cool thing about little scenery tests is that they become great little samples to use later when you might be thinking of putting a certain type of scenery in a place on the layout! sort of like paint chips...


My scenery testing module :8



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I think Jeff already summarised it for starters, so I'm not sure if I can contribute to this topic, since I've never actually finished building a 'proper' layout. Then again, what is a proper layout? If you'd consider a circle of low profile modules a layout, I made one, but that was more than half a decade ago when I lived in Germany. During that time, I learned a lot about making scenery and techniques. Money was very limited, as well as Japanese model train resources, so I resulted to making cheap-and-cheerful a mantra in my general approach. Now that I live in Japan, I'm mostly limited in space. Not really because we live small, but because of a little kid that likes trains as much as his papa. Time is aplenty and money is never enough anyway, so that's a bit of a moot point.


Anyway, because I moved to Japan, I initially went crazy when buying trains. Collecting whatever I liked, not thinking about the space at home. Luckily I have places to run my trains once a while, but not at home. That is why recently I got myself together and started focussing on downgrading my interests. Not in the sense of my collection, but in the sense of the length and size of my trains. Firstly, I maximised the length to 8 car trains (Keisei network), then thought about downgrading to 4 cars (Kantō Railway) but now I'm at the point of focussing on narrow gauge in N scale, reducing the space needed to run trains even more, as well as increases possibilities in creative expression.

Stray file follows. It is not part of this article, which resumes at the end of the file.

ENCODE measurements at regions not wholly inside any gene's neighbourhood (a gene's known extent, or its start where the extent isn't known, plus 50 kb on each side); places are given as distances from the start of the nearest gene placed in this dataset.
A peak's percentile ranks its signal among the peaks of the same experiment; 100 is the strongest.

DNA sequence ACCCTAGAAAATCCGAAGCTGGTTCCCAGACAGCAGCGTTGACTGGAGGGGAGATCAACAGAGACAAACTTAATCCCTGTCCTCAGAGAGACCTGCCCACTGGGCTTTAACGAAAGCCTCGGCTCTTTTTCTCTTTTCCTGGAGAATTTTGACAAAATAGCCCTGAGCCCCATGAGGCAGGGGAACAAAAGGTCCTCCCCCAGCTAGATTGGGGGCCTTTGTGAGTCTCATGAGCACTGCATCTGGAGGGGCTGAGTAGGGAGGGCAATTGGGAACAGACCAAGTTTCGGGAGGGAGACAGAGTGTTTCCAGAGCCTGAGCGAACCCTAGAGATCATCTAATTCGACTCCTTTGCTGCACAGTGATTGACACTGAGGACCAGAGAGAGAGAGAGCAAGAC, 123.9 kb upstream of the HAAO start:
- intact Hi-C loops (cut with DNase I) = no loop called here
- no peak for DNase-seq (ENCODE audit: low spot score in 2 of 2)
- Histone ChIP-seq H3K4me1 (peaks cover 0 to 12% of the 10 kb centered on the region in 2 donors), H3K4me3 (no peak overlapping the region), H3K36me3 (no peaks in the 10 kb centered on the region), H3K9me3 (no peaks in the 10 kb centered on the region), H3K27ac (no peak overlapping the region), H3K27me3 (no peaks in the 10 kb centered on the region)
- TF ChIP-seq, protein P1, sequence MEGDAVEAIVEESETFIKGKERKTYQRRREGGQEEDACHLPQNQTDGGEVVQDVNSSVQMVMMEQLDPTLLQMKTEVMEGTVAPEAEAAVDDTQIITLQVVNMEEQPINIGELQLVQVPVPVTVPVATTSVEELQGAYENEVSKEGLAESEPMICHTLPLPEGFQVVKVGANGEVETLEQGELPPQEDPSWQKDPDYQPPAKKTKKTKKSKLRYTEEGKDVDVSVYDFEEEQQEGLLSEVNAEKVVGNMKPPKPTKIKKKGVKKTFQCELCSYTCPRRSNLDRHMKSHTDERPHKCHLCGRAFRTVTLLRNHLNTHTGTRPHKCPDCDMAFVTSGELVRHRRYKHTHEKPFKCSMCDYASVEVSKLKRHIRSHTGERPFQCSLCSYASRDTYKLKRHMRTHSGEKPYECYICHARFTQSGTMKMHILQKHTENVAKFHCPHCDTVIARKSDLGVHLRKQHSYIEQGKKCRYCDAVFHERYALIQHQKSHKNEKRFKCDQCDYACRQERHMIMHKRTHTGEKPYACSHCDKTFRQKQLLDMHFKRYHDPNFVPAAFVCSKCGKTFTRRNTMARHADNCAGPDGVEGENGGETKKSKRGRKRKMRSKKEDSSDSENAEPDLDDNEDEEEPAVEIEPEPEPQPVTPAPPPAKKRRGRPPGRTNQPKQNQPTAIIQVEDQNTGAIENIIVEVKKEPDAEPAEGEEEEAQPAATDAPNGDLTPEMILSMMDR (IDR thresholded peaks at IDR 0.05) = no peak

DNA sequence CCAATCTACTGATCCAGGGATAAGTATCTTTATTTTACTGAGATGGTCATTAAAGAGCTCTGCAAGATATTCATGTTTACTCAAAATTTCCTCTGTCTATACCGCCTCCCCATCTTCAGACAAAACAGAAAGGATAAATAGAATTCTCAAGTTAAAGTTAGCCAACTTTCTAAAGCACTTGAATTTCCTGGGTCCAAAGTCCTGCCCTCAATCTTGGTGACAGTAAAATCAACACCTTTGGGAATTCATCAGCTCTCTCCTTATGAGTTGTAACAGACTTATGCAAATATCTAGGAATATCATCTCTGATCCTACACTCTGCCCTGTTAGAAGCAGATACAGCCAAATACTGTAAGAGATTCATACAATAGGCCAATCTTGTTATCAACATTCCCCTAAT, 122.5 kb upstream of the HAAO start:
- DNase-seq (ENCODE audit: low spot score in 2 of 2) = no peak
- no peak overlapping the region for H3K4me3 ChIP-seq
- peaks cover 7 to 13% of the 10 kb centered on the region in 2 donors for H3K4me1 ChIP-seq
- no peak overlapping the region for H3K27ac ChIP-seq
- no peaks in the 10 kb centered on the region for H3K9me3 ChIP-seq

Hopefully when we decide to have our own house, I can create a little layout on top of some bookcases. For now I'll limit myself to one or two T-Trak modules and so on. Little bits of fun.

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Martijn Meerts

One thing to keep in mind.. No matter how many layouts you've build, or how experienced you are, you WILL make mistakes with every layout you build :)

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Having started modelling in HO (US B&O circa 1950s-70s) I came in to Japanese trains with some experience. For me it's really a night and day difference. I was working with Atlas track then and it was, to say the least, a nightmare. Switches were a constant worry, track needed constant cleaning, separate roadbed made changing designs frustrating, wiring was a nightmare.